By jwalsh (Flickr: IMG_6501.JPG) [CC BY 2.0 (, via Wikimedia Commons
Achieving the perfect balance in a baked good is a difficult task. We all know the “perfect balance” when we taste it and look at it — that harmonious juxtaposition of a firm, textured glaze on the exterior, coupled with a moist, warm, chewy interior.

Yet it seems all too rare that we encounter such gloriously balanced baked products. This is due, perhaps, to the machine-like, yet artful, process of hands-on baking.

Baking is quite distinct from the art of cooking. Cooking is remarkably forgiving–chefs often seem to operate as much on spontaneity and intuition as procedure, adding a pinch of this, a dash of that, experimenting with a new ingredient.

You can frequently witness professional chefs brazenly pouring out litres of wine into a dish or hacking off giant swathes of butter into their sautees. Their talent is based less on precision and more on artistry and taste.

A baker, on the other hand, cannot get away with such wanton displays of creative abandon. If a measurement of any given ingredient is off, or if the oven heat is altered in any way, their final product may be unsalvagable. They must be precise in their measurement and procedures, much like a scientist in a laboratory.

However, this is not to suggest that there is no art nor creativity in baking. But this art is more subtle, more controlled. The art lies in creatively condensing a surprising mix of tastes and textures into a final product that is consistent and balanced in the manner aforementioned.

This may explain, then, the rarity in coming across a truly balanced baked good. Humans are by nature fallible–our measurements by hand will always be slightly different each time. Yet it must now be noted that wholly machine-generated baked products–while consistent and often quite tasty–are lacking in a quality that suggests that it is this very human individuation that lends the utmost quality.


A Summation and List of Colombian Fruits

If you’ve been bored enough to browse through my travels in Colombia, then you’ve most likely noticed that I’m infatuated with the cheap and plentiful jugos on tap most everywhere around here. I figured that it might be a fun and perhaps useful exercise to detail the various frutas that abound, both in jugo and non-jugo form, here in Colombia:

Guayaba – Ah yes, guayaba. Known as ‘guava’ to us estadounidenses, generally the only form we regularly find it in is a canned juice. Down here, they’ve got guayaba pie, various forms of guayaba pasteles, guayaba doughnuts, and guayaba paste. And of course, jugo de guayaba. The quintessential sabor tropicál.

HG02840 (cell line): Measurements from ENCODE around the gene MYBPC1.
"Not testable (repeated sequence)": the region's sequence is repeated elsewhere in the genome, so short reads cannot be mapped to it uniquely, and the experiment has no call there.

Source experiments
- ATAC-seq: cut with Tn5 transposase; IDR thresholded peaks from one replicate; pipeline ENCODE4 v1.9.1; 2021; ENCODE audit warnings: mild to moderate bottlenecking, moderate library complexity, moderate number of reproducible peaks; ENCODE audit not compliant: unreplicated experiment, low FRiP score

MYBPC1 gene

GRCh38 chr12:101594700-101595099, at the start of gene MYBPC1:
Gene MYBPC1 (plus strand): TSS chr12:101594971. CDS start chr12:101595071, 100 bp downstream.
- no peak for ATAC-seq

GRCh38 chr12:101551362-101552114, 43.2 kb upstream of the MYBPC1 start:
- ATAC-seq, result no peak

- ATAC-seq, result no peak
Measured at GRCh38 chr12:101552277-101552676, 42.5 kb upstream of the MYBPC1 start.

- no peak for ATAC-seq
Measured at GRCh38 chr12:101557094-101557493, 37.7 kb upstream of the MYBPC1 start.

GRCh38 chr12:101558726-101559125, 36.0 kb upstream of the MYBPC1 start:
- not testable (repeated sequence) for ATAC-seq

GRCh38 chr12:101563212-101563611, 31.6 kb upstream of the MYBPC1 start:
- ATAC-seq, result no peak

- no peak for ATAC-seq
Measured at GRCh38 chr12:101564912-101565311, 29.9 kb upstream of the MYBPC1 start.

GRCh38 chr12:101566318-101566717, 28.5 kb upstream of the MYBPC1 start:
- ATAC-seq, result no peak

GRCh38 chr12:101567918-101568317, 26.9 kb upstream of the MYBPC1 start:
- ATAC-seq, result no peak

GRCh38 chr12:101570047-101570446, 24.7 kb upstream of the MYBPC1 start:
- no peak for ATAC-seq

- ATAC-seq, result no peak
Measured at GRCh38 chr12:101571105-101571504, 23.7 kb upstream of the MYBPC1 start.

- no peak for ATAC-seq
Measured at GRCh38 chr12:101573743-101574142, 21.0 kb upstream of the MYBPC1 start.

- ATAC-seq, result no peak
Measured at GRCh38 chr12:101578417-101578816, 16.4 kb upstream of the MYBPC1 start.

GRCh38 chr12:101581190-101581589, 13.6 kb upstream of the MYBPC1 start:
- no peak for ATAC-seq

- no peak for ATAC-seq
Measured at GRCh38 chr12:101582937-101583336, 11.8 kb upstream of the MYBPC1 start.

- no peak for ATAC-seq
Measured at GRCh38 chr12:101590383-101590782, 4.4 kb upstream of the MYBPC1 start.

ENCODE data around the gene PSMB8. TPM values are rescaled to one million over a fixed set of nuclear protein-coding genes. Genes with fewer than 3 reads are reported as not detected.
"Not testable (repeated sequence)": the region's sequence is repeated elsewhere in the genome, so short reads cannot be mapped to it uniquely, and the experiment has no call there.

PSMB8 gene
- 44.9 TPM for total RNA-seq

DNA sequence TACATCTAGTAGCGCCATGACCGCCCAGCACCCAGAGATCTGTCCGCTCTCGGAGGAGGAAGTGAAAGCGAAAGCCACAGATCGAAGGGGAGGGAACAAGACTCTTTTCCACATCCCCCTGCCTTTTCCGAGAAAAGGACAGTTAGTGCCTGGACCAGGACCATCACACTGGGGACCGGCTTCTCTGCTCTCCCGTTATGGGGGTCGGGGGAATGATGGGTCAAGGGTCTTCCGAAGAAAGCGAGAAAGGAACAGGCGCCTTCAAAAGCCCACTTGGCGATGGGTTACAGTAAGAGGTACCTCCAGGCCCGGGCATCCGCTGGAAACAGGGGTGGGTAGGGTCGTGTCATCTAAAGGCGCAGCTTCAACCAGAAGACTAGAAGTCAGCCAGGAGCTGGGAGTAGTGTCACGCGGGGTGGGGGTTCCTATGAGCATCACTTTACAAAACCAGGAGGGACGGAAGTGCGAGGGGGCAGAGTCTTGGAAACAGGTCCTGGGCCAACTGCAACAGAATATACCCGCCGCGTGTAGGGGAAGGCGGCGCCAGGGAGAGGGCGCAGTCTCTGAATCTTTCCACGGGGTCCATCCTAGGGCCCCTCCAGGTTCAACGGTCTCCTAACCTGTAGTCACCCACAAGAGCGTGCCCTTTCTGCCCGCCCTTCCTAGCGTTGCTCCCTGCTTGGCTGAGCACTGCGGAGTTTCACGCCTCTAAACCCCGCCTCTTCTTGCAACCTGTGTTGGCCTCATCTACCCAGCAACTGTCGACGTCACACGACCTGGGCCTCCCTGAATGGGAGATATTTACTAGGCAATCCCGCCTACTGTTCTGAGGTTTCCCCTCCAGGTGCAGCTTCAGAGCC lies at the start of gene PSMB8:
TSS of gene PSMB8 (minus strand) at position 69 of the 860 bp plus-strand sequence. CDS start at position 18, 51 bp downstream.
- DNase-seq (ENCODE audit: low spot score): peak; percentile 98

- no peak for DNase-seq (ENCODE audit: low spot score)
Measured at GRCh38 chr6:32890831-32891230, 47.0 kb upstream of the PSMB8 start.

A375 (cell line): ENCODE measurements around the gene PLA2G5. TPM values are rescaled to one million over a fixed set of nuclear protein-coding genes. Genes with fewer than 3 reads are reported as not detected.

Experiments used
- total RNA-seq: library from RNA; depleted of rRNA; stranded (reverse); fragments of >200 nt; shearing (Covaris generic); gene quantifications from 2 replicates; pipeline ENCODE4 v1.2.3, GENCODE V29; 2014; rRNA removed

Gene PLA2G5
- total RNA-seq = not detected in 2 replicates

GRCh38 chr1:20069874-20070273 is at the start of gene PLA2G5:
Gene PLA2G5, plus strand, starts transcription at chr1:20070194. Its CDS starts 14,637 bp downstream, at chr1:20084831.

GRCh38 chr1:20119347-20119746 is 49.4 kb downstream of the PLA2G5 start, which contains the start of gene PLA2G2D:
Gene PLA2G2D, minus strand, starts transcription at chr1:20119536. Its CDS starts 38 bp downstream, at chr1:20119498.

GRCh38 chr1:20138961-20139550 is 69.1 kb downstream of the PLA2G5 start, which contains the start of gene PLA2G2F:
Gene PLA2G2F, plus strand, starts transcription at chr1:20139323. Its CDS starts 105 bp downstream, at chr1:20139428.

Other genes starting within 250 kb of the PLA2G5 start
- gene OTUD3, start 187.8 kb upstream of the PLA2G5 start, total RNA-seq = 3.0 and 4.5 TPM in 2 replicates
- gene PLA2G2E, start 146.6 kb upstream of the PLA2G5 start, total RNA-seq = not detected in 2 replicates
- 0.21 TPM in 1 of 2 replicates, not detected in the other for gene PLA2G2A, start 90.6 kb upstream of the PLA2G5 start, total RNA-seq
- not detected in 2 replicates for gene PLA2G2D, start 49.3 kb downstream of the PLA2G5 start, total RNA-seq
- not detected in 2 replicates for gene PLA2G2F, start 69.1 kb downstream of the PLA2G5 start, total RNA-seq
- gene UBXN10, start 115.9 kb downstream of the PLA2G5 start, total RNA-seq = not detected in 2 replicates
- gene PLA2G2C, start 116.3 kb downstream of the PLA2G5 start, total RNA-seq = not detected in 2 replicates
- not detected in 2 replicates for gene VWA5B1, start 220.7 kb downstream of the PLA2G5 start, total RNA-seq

Guanábana – If you live near some Latin American neighborhoods, you may come across this fruit, at least in juice form. It’s a giant green thing with little spikes on it, and it’s exterior is as soft as dough. On the inside is this slimy, white custardy fruit filled with medium-sized black seeds. The taste is pretty unique, sometimes a little bit weird depending on the state of ripeness. It’s probably best in juice form, but I can tell you from personal experience that picking out all the damn seeds from the fruit is a time-consuming and quite messy endeavor. The juice is reputedly very nutritious, so if you come across the stuff and are malnourished, go ahead and treat yourself.

Piñas – The lovely pineapple, these are pretty much everywhere in Colombia in juice form or sold in carts by street vendors, but for some reason not many of the folk have caught onto using it in their cookery. Gourmands most Colombians are not—but if you stray into a higher-end restaurant somewhere in Cartagena, you may find some entrada with a piña based sauce, such as salchicha en salsa de piña (sausage in pineapple sauce: interesting and tasty, if a bit strange).

Chirimoya – This fruit is the more delicious and voluptuous cousin of the guanábana. It has the same custardy, white interior dotted with thick black seeds, but the taste is much closer to that of a postre than that of a medicine. I fell in love with this fruit in Perú, but unfortunately have not seen too much of it in Colombia. If you ever spot one of these babies, rip it open and commence slurping.

Curuba – You’ll find this in juice form all over the place here. In leche, it tastes kind of like strawberry/banana, but there’s some other strange flavor floating around in it that complicates it, and a grittiness to it sometimes as well. I don’t really like this one very much myself, as that “other flavor” reminds me too much of the wet, muddy smell in the jungle.

Níspero – You’ll find this juice more commonly up around the Costa Caribe. Try this shit in leche. It tastes remarkably like a chocolate malt. No shit. It’s good. One of my favorite jugo treats. It still tastes reminiscent of chocolate en agua tambien. There’s a chalkiness to it that can be disconcerting, perhaps, at first, but just think of it like a malt and concentrate on it’s sweet caramel undertones.

Zapote – This seems to be a favorite up on the coast as well, also common in Medellín, usually mixed with milk. It’s got a subtle berryish flavor, but its taste seems to differ a bit depending where you get it. To me, it kind of has a strange taste that reminds me of the smell of new plastic toys, and so it’s not one I usually order. It’s definitely worth a try, however, as the locals certainly seem to dig it.